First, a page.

City Bakery Finds a Home Inside the Fisher Building

Detroit gets a taste of New York with the bakery's first Midwest expansion


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City Bakery’s arrival in Detroit was preceded by glowing comments about its attractions, including rich hot chocolate with homemade marshmallows, gigantic cookies, and pretzel croissants.

The architecture and history of the Art Deco Fisher Building itself, it turns out, is one of the reasons why Detroit was chosen by City Bakery’s founder and guiding spirit, Maury Rubin.

Rubin was intrigued by the vibe about Detroit’s recent upswing. And another factor might have weighed in, too. “It reminds me of my home town, Baltimore,” another gritty old city with a blue-collar mentality, he said recently while in Detroit, a trip he makes from his home base in New York so frequently it is a virtual commute. “Would you believe it’s two and a half hours from my apartment in New York to the Fisher Building?” he says.

Rubin was in and out of town regularly all during the year of planning and construction it took to put City Bakery together on the main floor and the complete kitchen on the level below where all of the food and baked goods are prepared. “I’ll be spending a lot of time in Detroit in the near future, and I’m excited about that,” he says.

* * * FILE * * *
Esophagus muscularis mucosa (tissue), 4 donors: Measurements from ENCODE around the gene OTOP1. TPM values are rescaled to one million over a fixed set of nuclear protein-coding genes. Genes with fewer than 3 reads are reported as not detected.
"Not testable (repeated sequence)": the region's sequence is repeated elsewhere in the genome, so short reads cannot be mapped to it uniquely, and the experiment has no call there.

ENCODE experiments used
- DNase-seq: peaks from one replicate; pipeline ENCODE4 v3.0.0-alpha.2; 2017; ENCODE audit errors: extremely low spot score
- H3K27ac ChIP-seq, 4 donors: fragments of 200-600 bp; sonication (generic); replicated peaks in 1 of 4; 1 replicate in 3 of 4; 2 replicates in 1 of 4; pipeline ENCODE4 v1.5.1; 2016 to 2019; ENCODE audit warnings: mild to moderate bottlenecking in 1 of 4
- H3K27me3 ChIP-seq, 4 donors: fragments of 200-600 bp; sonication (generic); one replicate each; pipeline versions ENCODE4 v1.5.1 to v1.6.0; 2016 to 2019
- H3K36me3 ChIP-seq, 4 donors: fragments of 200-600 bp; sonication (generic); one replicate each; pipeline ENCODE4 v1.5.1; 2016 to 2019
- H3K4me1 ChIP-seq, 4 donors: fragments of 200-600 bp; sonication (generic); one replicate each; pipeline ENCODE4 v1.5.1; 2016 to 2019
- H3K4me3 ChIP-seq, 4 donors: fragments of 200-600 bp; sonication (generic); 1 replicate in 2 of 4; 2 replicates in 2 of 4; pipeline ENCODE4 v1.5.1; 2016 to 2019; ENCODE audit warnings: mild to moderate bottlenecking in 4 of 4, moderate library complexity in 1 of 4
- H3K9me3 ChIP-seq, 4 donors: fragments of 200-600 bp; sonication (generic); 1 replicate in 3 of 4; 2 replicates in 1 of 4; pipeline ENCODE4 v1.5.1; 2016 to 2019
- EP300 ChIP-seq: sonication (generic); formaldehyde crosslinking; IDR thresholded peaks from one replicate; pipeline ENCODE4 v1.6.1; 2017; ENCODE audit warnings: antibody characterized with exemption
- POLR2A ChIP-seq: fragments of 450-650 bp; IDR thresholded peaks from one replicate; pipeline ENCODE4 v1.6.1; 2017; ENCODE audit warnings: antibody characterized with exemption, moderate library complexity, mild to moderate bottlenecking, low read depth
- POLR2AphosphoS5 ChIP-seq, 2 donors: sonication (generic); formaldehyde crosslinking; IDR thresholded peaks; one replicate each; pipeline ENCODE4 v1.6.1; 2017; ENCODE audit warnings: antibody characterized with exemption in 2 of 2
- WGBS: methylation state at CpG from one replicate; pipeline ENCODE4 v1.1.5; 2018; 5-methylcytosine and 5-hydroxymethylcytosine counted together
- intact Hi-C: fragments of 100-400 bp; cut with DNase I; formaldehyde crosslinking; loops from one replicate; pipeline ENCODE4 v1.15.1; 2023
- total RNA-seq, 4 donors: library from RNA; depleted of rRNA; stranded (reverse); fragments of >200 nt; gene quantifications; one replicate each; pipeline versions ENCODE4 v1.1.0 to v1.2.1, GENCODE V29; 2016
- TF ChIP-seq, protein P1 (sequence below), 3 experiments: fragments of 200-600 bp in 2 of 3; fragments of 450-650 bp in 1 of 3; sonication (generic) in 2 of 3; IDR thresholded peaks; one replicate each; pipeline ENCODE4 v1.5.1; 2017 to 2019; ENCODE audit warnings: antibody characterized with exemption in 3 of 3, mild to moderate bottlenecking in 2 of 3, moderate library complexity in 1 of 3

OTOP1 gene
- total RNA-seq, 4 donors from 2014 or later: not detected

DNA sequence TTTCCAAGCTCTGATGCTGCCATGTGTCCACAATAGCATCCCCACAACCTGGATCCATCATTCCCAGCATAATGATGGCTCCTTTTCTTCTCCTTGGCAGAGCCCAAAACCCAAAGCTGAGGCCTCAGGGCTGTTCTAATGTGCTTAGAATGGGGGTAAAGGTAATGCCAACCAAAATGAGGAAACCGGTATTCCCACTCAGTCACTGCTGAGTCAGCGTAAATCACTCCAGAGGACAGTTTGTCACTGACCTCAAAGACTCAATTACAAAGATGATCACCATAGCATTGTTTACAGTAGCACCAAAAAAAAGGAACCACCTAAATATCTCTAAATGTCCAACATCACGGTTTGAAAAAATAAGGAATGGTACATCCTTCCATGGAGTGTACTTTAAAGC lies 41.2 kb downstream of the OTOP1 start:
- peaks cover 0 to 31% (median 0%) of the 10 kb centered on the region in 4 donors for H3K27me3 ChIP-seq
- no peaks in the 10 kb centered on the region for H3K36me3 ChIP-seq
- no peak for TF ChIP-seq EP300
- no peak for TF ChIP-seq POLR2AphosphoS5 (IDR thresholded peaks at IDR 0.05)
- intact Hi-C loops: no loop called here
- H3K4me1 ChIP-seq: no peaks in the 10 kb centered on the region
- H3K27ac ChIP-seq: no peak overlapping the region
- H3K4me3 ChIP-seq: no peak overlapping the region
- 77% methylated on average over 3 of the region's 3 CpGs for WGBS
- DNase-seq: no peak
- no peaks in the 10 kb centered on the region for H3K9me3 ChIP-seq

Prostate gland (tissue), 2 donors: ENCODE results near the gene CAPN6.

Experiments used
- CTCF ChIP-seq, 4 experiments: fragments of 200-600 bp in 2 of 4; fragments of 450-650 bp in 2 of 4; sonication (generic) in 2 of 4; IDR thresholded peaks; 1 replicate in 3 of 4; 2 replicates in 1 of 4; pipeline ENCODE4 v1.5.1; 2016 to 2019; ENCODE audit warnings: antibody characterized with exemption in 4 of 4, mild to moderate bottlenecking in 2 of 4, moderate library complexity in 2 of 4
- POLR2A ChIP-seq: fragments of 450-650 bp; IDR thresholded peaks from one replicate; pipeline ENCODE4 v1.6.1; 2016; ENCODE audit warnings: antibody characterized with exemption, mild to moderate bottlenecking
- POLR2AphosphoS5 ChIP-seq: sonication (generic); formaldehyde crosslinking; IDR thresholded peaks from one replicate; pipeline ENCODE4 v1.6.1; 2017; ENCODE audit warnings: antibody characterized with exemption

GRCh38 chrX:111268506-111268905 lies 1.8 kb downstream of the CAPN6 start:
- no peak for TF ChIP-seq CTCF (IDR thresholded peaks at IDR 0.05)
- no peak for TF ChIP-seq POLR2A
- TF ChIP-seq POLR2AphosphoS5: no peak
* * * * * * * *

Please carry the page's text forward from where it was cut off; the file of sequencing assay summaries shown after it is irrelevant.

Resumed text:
“Bakery” is something of a misnomer for this multi-faceted place. It caters as well as bakes, and serves a menu of soups, salads, and sandwiches cafeteria-style in its high-ceilinged space, which includes some seating. Much is carry-out for the people in the building and the office workers in the neighborhood, many of whom have already met the casually dressed Rubin, who is approachable and friendly.

Rubin is not at all what some would visualize as the owner of an international enterprise. That might stem from his previous career as a producer and director for ABC Sports. That ended when a trip to France and a six-day pastry course inspired him to make a drastic career change more than 25 years ago. 

The Detroit outpost is not a typical cafeteria experience. The food is handsomely displayed and the staff serves each individual diner. It is much more than an office building eatery, it’s a destination.


3011 W. Grand Boulevard, Detroit. 7:30 a.m. -6 p.m. Mon.-Fri.

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